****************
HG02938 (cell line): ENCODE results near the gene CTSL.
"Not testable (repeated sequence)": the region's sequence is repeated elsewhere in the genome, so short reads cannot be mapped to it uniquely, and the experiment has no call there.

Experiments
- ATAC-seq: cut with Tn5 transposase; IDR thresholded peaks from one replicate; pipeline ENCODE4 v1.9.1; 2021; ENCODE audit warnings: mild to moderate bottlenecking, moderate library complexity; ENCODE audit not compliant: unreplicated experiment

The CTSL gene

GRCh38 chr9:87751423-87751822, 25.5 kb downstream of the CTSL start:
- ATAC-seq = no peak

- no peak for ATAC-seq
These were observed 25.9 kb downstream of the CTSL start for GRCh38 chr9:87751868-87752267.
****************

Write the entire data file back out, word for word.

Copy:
HG02938 (cell line): ENCODE results near the gene CTSL.
"Not testable (repeated sequence)": the region's sequence is repeated elsewhere in the genome, so short reads cannot be mapped to it uniquely, and the experiment has no call there.

Experiments
- ATAC-seq: cut with Tn5 transposase; IDR thresholded peaks from one replicate; pipeline ENCODE4 v1.9.1; 2021; ENCODE audit warnings: mild to moderate bottlenecking, moderate library complexity; ENCODE audit not compliant: unreplicated experiment

The CTSL gene

GRCh38 chr9:87751423-87751822, 25.5 kb downstream of the CTSL start:
- ATAC-seq = no peak

- no peak for ATAC-seq
These were observed 25.9 kb downstream of the CTSL start for GRCh38 chr9:87751868-87752267.